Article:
Re: The merits of relative and absolute resistances (HQ1 and HQ2)

From: David Dunham <david_at_...>
Date: Tue, 10 Mar 2009 18:52:22 -0800


> > it's not reasonable to expect that the designers
> > of Gloranthan game supplements come up with numbers for everything - in
>This is an understandable reason. I just liked how HQ1 forced
>supplement writers to think about this. I also very much understand
>that it was a hard job trying to get the numbers right

Here's a secret: some HQ1 supplement writers realized that the system of numbers was broken and didn't try hard to get the numbers right, because it was impossible.


>DnD has no trouble producing supplements filled with numbers,
>but then it is a game about numbers.

D&D is an entirely different game. But you know, it too doesn't really support saying "Harrek is level 10." That would work great for my campaign, because everyone would be level 1 (as the campaign hasn't started yet). But in your long-running campaign, it would make him laughably weak.

>I still
>think the Pass/Fail thing is something of a red herring. I'm likely to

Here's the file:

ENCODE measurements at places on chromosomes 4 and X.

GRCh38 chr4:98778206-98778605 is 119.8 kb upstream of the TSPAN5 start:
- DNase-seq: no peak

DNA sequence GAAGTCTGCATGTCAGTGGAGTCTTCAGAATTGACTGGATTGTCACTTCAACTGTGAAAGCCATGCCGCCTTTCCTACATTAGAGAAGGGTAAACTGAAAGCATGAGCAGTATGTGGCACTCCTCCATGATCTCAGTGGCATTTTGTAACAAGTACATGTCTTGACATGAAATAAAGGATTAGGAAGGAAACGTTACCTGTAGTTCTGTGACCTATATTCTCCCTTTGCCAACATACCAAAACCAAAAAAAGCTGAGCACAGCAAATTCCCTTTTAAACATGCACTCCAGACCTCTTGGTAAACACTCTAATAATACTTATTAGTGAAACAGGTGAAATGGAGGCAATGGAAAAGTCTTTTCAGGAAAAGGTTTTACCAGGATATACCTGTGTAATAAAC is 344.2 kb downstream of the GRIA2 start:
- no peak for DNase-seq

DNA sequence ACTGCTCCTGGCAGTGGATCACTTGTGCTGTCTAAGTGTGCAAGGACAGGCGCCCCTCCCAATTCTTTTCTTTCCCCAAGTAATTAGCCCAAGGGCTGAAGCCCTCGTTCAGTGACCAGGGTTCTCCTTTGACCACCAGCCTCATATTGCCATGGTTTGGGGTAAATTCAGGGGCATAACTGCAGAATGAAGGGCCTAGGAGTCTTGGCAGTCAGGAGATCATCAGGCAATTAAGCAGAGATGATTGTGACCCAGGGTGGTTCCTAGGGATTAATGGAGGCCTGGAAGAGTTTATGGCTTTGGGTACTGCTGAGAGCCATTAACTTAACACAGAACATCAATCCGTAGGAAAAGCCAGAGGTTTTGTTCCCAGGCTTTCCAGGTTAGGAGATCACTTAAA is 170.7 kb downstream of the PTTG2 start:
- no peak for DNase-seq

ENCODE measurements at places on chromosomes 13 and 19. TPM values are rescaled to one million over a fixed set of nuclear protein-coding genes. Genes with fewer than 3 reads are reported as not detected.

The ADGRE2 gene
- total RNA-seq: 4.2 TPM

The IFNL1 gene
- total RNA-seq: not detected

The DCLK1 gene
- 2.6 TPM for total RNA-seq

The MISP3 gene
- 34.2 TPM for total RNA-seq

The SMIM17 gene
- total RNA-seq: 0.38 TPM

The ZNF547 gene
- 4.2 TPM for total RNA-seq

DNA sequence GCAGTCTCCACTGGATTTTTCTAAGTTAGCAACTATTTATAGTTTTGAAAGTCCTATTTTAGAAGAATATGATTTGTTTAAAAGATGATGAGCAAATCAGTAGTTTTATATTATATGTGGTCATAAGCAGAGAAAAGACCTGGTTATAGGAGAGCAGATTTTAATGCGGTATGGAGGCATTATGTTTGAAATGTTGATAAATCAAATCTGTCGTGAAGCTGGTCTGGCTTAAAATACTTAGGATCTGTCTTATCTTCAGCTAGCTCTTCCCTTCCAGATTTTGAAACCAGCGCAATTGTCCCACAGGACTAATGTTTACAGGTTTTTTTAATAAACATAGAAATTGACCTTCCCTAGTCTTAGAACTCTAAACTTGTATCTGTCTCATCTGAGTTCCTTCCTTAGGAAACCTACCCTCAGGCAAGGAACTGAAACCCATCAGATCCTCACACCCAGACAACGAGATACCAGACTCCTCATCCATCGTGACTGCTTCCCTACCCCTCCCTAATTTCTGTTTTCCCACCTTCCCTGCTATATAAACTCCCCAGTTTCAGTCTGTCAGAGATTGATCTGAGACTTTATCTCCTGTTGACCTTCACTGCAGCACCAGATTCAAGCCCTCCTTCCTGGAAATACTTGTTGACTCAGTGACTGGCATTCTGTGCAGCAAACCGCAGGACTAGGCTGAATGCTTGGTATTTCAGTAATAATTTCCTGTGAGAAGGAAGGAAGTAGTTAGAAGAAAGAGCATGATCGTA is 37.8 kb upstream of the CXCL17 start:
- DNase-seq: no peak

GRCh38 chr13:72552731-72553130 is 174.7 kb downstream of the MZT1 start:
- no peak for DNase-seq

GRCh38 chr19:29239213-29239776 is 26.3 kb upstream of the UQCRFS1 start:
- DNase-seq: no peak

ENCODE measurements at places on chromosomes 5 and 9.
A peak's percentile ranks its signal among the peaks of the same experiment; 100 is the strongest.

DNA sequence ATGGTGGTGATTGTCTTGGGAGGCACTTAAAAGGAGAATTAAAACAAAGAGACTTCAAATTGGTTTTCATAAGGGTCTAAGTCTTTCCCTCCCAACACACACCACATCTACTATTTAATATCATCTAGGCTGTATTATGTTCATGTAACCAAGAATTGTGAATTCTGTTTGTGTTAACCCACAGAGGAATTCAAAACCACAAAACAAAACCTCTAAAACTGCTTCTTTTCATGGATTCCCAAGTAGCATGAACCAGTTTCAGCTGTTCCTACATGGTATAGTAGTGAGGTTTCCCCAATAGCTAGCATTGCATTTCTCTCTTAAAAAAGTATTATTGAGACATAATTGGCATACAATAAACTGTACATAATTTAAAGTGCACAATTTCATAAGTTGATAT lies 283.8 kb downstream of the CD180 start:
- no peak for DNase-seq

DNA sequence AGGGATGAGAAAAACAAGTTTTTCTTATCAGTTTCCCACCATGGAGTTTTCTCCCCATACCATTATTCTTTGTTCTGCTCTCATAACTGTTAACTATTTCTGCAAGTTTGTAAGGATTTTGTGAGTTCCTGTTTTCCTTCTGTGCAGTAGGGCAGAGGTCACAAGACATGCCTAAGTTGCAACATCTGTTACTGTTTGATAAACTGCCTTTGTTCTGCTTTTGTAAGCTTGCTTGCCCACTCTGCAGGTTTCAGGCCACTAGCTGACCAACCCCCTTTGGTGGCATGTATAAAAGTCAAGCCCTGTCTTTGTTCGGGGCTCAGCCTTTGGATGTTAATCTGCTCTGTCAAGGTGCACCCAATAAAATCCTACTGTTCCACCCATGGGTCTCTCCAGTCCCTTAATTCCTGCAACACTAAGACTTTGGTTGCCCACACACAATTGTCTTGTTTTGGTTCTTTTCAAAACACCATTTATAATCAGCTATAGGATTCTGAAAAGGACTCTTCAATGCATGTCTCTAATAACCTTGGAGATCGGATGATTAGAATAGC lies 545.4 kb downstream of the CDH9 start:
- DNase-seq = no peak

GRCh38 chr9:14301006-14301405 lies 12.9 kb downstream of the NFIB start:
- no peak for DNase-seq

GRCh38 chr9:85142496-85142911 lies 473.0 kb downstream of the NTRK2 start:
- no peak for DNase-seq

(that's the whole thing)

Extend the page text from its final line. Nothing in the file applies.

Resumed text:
>ignore it like mad, and draw pacing from my own sense of my player's

This is exactly what the rules recommend.

>What do you do for Player v Player? Do you use the numbers on the sheet,
>or do you calculate resistance as "hard", "moderate", etc.

It almost never comes up in our games. But, why would a Narrator need to get involved? The numbers are there on the sheets. Use them.

BTW, another reason it's not a great idea to present absolute numbers: HeroQuest is a generic system. Not only would you have to deal with the question about whether Harrek could beat Black Hralf the Weasel, but whether he can beat Darth Vader or Cardinal Richelieu. After all, they're all pretty formidable story opposition. (Note to those who like this sort of discussion: you can have it without any numbers.)


David Dunham
Glorantha/HQ/RQ page:

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